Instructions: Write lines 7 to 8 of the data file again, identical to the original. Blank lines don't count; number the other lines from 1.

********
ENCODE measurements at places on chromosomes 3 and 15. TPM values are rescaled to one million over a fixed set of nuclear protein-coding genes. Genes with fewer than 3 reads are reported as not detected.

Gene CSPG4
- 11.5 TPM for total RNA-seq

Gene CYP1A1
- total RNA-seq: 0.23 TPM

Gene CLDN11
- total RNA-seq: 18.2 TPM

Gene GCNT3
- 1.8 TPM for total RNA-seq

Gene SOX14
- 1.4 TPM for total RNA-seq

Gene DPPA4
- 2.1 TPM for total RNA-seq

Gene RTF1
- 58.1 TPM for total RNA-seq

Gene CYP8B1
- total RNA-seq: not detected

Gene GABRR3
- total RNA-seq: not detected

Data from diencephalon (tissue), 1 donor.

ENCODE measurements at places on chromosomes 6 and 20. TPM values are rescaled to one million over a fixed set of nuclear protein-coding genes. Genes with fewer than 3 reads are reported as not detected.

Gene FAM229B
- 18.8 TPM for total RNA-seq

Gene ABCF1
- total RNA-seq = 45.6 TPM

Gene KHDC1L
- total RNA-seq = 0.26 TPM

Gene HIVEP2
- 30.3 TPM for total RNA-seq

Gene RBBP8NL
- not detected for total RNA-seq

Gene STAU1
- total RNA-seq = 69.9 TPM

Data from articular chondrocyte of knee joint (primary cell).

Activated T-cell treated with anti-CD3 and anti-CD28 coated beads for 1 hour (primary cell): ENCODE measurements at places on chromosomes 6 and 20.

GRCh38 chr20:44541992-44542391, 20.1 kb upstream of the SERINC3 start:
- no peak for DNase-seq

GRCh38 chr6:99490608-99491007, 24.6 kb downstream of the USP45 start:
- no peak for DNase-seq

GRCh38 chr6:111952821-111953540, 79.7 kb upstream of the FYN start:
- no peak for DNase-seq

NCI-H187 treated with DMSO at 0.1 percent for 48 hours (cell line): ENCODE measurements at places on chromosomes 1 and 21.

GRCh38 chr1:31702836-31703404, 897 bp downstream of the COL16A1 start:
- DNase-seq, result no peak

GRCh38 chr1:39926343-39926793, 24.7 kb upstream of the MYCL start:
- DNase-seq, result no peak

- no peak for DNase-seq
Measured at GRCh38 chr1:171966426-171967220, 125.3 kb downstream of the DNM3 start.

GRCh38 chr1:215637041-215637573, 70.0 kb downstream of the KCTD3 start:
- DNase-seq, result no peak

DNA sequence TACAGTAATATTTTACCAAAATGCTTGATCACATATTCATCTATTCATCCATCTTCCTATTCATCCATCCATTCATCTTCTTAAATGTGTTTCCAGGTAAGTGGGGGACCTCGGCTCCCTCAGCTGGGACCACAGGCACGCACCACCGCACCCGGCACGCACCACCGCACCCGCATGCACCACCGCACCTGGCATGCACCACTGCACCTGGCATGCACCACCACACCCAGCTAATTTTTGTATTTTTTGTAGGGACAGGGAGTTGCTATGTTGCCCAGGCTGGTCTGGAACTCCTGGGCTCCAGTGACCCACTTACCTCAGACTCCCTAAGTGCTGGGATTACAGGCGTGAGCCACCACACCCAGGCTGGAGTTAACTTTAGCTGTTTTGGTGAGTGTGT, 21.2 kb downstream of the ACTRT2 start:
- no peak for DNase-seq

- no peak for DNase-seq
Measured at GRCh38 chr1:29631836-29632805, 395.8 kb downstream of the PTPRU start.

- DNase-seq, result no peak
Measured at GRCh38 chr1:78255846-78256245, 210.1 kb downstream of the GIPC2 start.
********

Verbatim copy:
- total RNA-seq: 18.2 TPM

Gene GCNT3